Impaired response to HBV vaccination in HIV-1 infected children : immunopathological mechanisms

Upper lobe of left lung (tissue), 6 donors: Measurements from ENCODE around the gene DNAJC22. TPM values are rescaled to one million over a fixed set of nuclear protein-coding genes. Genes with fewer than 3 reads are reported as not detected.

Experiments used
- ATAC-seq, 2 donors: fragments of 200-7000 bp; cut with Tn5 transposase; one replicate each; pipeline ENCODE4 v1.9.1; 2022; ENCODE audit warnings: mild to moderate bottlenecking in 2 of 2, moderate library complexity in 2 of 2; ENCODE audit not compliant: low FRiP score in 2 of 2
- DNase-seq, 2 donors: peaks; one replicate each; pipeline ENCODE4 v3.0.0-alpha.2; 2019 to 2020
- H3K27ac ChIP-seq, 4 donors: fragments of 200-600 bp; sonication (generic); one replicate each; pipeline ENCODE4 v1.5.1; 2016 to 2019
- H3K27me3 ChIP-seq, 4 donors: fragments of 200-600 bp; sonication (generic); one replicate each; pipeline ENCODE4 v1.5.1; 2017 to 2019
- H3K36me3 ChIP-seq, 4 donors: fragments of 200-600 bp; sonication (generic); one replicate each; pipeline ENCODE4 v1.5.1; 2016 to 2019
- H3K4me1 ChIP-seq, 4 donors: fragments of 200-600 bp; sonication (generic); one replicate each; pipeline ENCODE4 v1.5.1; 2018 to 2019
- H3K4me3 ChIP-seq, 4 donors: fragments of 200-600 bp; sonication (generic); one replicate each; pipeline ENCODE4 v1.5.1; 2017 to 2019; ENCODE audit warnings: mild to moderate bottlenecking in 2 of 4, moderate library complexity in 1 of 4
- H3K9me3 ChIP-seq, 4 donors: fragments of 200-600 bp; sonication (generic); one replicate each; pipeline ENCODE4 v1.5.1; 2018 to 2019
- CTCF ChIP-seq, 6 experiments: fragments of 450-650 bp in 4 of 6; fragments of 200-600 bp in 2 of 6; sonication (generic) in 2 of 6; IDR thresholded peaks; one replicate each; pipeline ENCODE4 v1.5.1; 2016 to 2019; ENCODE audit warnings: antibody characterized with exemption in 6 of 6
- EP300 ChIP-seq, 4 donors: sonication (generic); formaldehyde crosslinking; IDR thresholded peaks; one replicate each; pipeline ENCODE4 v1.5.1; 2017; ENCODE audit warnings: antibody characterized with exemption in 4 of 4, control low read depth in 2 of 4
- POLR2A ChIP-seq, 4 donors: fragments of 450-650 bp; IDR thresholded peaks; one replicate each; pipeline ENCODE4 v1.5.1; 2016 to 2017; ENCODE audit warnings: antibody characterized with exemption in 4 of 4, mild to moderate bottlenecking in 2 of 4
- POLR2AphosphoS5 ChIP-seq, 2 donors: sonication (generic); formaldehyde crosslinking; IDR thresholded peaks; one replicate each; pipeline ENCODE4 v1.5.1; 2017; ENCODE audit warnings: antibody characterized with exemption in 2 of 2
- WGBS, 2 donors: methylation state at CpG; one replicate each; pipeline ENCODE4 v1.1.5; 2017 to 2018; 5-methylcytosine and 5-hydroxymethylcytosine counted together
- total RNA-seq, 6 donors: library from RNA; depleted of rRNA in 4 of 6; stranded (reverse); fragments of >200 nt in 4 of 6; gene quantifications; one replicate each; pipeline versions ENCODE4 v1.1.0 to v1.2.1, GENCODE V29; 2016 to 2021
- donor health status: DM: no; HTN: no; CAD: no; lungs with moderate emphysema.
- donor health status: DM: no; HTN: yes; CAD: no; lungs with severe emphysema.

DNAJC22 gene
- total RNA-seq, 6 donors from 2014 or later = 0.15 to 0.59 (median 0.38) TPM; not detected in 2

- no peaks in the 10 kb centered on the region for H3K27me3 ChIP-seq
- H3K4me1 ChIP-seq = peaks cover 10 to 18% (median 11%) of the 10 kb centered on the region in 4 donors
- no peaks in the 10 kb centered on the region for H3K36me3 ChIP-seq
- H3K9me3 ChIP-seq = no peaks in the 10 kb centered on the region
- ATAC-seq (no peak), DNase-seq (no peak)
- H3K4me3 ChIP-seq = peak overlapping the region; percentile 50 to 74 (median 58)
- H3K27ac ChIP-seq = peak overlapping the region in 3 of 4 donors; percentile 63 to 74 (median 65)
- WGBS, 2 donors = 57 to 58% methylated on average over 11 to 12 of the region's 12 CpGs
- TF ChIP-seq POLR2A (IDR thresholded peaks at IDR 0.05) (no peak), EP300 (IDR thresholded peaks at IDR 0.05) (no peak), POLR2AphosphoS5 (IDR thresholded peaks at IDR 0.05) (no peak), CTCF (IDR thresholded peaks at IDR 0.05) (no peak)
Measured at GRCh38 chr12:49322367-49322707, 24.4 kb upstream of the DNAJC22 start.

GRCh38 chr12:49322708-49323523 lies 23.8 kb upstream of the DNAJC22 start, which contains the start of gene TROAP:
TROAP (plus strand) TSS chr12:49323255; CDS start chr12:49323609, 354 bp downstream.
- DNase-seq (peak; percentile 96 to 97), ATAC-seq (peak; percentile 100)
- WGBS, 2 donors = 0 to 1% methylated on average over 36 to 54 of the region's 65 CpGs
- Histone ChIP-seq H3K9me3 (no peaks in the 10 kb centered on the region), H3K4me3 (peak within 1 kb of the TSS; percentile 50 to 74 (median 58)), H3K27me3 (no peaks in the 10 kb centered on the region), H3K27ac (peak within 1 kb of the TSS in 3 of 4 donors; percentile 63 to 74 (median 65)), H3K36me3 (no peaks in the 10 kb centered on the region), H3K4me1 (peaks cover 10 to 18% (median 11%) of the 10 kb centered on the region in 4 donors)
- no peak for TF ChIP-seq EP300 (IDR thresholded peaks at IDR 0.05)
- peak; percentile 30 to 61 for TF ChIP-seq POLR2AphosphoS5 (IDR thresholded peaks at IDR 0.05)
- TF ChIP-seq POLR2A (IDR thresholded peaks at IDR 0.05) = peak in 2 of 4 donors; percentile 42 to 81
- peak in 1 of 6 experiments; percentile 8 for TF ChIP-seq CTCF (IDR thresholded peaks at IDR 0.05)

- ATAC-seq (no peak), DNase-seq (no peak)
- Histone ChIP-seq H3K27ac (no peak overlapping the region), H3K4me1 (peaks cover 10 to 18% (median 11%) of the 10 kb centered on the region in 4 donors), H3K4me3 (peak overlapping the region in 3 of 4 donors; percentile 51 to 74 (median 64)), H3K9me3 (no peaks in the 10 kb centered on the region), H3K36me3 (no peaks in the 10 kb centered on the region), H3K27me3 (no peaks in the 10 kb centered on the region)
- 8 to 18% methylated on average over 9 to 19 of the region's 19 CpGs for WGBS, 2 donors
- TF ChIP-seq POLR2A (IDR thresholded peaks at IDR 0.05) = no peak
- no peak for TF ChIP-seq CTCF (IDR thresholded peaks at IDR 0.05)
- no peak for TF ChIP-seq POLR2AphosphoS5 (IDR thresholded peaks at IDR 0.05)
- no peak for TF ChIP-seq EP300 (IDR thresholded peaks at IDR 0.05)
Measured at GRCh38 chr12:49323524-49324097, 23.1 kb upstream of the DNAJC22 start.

Sammanfattning: HBV vaccination prevents HBV infection and related liver cancer. Immunological dysfunctions of Tfh and B cells in HIV-1 infected individuals may affect the response to HBV vaccine. The general objective of this thesis was to elucidate HBV vaccine response in HIV-1 infected children receiving ART, to assess functional and phenotypic properties of pTfh cells in HBV vaccinated children and to study whether HBV vaccination may have a role in reducing the size of HIV-1 reservoirs. In paper I, we showed reduced frequencies of pTfh cells in HIV-1 infected children compared to healthy controls and of pTfh cells expressing the co-stimulatory molecules ICOS and PD1, important to mediate the interaction of Tfh cells with B cells. The frequency of IL-4 expressing pTfh cells and of resting memory B cells was also lower in infected children; on the contrary, an expansion of exhausted memory B cells was detected in this group. In paper II, all children who received HBV vaccination, except four, displayed a strong vaccine response at 1 month post-vaccination. Lower plasma levels of anti-HBs antibodies (Abs) were measured in HIV-1 infected children compared to controls at 1 month and 6 months post-vaccination. HIV-1 infected children had elevated plasma CXCL13 levels compared to controls at all time points; changes in plasma CXCL13 concentration were however not observed following vaccination. As the functional and phenotypic properties of pTfh cells were similar in both groups pre- and postvaccination, alterations in pTfh properties could not explain the reduced vaccine response in HIV-1 infected children. In a yet unpublished study, we showed an altered frequency of B cell subsets in HIV-1 infected children which correlated with anti-HBs Ab titers after vaccination. In paper III, the number of HIV-1 DNA copies in PBMCs was unchanged after vaccination with a combined HBV and HAV vaccine in HIV-1 infected children; however, 54% of these individuals showed a decline in the size of HIV-1 DNA reservoir after vaccination. The change was most likely related to vaccination since the children were on ART for a median of 7.2 years and had therefore likely reached a plateau phase for HIV-1 DNA decay after ART initiation. EM CD8+ T cells were the stronger predictors of the change in HIV-1 DNA copies using multivariate analysis. In conclusion, three doses of accelerated HBV vaccination induced high anti-HBs Abs in both HIV-1 infected and control children. A rapid decline of anti-HBs Abs in plasma after 6 months from vaccination suggests the need of an additional booster dose for HBV vaccine. The role of HBV vaccination in reducing HIV-1 DNA reservoirs should be investigated further.
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